author = "Nao Fujimori and Tetsuhide Ito and Hisato Igarashi and takamasa ono and Taichi Nakamura and Yusuke Niina and Masayuki Hijioka and Lingaku Lee and Masahiko Uchida and Ryoichi Takayanagi",
year = "2013",
month = "2",
day = "18",
doi = "10.3748/wjg.v19.i1.35",
language = "English",
volume = "19",
pages = "35--41",
journal = "World Journal of Gastroenterology",
issn = "1007-9327",
publisher = "WJG Press",
number = "1",

}

TY - JOUR

T1 - Retroperitoneal fibrosis associated with immunoglobulin G4-related disease

AU - Fujimori, Nao

AU - Ito, Tetsuhide

AU - Igarashi, Hisato

AU - ono, takamasa

AU - Nakamura, Taichi

AU - Niina, Yusuke

AU - Hijioka, Masayuki

AU - Lee, Lingaku

AU - Uchida, Masahiko

AU - Takayanagi, Ryoichi

PY - 2013/2/18

Y1 - 2013/2/18

N2 - Retroperitoneal fibrosis is a rare disease characterized by the development of inflammation and fibrosis in the soft tissues of the retroperitoneum and other abdominal organs. Retroperitoneal fibrosis can be of 2 types: idiopathic and secondary. The recently advocated concept and diagnostic criteria of immunoglobulin G4 (IgG4)-related disease, derived from research on autoimmune pancreatitis (AIP), has led to widespread recognition of retroperitoneal fibrosis as a condition caused by IgG4-related disease. We now know that previously diagnosed idiopathic retroperitoneal fibrosis includes IgG4-related disease; however, the actual prevalence is unclear. Conversely, some reports on AIP suggest that retroperitoneal fibrosis is concurrently found in about 10% of IgG4-related disease. Because retroperitoneal fibrosis has no specific symptoms, diagnosis is primarily based on diagnostic imaging (computed tomography and magnetic resonance imaging), which is also useful in evaluating the effect of therapy. Idiopathic retroperitoneal fibrosis can occur at different times with other lesions of IgG4-related disease including AIP. Thus, the IgG4 assay is recommended to diagnose idiopathic retroperitoneal fibrosis. High serum IgG4 levels should be treated and monitored as a symptom of IgG4-related disease. The first line of treatment for retroperitoneal fibrosis is steroid therapy regardless of its cause. For patients with concurrent AIP, i.e., IgG4-related retroperitoneal fibrosis, the starting dose of steroid is usually 30-40 mg/d. The response to steroid therapy is generally favorable. In most cases, the pancreatic lesion and retroperitoneal fibrosis improve after the initial treatment. However, the epidemiology, treatment for recurring retroperitoneal fibrosis, and long-term prognosis are still largely unknown. Further analysis of such cases and research are necessary.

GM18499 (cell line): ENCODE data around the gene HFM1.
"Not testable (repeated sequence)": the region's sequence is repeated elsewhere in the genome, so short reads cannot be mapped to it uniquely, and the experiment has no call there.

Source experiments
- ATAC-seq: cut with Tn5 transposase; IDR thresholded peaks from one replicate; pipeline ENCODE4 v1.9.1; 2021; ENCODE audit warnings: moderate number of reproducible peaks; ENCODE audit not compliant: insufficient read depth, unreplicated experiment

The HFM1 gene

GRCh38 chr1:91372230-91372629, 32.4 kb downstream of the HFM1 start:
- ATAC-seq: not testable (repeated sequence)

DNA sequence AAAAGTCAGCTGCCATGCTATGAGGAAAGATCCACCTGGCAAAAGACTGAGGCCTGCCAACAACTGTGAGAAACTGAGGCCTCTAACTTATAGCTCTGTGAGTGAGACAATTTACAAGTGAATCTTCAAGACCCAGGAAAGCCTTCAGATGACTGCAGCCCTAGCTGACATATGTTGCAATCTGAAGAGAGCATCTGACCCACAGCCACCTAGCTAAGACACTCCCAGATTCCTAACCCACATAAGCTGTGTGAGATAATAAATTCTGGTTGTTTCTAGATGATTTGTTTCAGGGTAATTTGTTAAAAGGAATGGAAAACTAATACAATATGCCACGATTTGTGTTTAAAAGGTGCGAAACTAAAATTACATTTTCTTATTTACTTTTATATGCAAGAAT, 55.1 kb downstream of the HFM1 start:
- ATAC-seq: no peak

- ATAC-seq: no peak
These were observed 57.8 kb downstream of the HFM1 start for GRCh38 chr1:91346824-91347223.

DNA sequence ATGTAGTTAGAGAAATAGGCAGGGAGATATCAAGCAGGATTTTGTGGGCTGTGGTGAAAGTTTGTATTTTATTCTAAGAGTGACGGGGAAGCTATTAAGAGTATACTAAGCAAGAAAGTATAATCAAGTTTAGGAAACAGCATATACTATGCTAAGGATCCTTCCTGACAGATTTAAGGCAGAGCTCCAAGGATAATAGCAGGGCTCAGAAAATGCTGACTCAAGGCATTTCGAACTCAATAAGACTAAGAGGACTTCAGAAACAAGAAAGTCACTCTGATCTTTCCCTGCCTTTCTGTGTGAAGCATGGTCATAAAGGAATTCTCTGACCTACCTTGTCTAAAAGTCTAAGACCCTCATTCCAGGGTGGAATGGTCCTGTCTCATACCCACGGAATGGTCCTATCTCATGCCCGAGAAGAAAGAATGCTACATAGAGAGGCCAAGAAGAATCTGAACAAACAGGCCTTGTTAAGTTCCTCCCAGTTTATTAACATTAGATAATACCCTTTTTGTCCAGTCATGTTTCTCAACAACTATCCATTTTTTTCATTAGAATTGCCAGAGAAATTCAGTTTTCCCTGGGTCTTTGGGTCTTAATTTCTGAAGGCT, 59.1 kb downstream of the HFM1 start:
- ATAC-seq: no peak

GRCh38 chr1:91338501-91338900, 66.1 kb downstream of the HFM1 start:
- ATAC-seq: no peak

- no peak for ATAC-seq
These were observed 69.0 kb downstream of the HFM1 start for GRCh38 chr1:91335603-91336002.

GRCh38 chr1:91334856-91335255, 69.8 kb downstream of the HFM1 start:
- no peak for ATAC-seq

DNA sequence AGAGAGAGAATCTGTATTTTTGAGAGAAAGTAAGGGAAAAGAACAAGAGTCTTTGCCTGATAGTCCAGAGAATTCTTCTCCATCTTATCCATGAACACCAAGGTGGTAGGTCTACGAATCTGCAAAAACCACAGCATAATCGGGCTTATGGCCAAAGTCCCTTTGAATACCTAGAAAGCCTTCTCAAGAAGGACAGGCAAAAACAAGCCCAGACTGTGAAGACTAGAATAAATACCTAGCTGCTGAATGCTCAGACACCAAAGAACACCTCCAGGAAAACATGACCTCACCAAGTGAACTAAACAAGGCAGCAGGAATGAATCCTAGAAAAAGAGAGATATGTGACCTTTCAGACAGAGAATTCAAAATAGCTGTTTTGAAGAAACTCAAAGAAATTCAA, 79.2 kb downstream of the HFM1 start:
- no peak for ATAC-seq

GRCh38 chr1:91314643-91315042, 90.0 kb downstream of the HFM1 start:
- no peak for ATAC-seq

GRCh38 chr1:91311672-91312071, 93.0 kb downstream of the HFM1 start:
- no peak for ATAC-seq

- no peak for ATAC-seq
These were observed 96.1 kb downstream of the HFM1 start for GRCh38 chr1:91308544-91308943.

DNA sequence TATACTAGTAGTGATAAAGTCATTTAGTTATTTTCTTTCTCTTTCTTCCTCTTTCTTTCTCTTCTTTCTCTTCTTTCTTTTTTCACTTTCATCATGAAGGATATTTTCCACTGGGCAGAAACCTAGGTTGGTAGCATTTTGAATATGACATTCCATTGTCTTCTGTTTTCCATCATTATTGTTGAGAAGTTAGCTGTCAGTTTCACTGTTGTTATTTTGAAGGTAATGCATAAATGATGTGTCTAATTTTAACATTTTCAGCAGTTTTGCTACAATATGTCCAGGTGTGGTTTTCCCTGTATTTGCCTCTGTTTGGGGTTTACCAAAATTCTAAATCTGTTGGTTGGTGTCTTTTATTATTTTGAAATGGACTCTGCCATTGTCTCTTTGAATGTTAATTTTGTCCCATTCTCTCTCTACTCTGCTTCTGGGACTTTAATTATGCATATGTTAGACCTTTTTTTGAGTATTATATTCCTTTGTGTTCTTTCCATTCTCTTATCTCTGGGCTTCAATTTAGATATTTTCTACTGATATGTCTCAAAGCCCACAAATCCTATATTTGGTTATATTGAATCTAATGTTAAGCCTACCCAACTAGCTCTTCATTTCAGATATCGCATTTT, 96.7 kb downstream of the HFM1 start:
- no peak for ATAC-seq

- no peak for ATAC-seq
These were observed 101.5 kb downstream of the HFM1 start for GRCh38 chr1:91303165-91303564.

AB - Retroperitoneal fibrosis is a rare disease characterized by the development of inflammation and fibrosis in the soft tissues of the retroperitoneum and other abdominal organs. Retroperitoneal fibrosis can be of 2 types: idiopathic and secondary. The recently advocated concept and diagnostic criteria of immunoglobulin G4 (IgG4)-related disease, derived from research on autoimmune pancreatitis (AIP), has led to widespread recognition of retroperitoneal fibrosis as a condition caused by IgG4-related disease. We now know that previously diagnosed idiopathic retroperitoneal fibrosis includes IgG4-related disease; however, the actual prevalence is unclear. Conversely, some reports on AIP suggest that retroperitoneal fibrosis is concurrently found in about 10% of IgG4-related disease. Because retroperitoneal fibrosis has no specific symptoms, diagnosis is primarily based on diagnostic imaging (computed tomography and magnetic resonance imaging), which is also useful in evaluating the effect of therapy. Idiopathic retroperitoneal fibrosis can occur at different times with other lesions of IgG4-related disease including AIP. Thus, the IgG4 assay is recommended to diagnose idiopathic retroperitoneal fibrosis. High serum IgG4 levels should be treated and monitored as a symptom of IgG4-related disease. The first line of treatment for retroperitoneal fibrosis is steroid therapy regardless of its cause. For patients with concurrent AIP, i.e., IgG4-related retroperitoneal fibrosis, the starting dose of steroid is usually 30-40 mg/d. The response to steroid therapy is generally favorable. In most cases, the pancreatic lesion and retroperitoneal fibrosis improve after the initial treatment. However, the epidemiology, treatment for recurring retroperitoneal fibrosis, and long-term prognosis are still largely unknown. Further analysis of such cases and research are necessary.

UR - http://www.scopus.com/inward/record.url?scp=84873652135&partnerID=8YFLogxK

UR - http://www.scopus.com/inward/citedby.url?scp=84873652135&partnerID=8YFLogxK

U2 - 10.3748/wjg.v19.i1.35

DO - 10.3748/wjg.v19.i1.35

M3 - Review article

C2 - 23326160

AN - SCOPUS:84873652135

VL - 19

SP - 35

EP - 41

JO - World Journal of Gastroenterology

JF - World Journal of Gastroenterology

SN - 1007-9327

IS - 1

ER -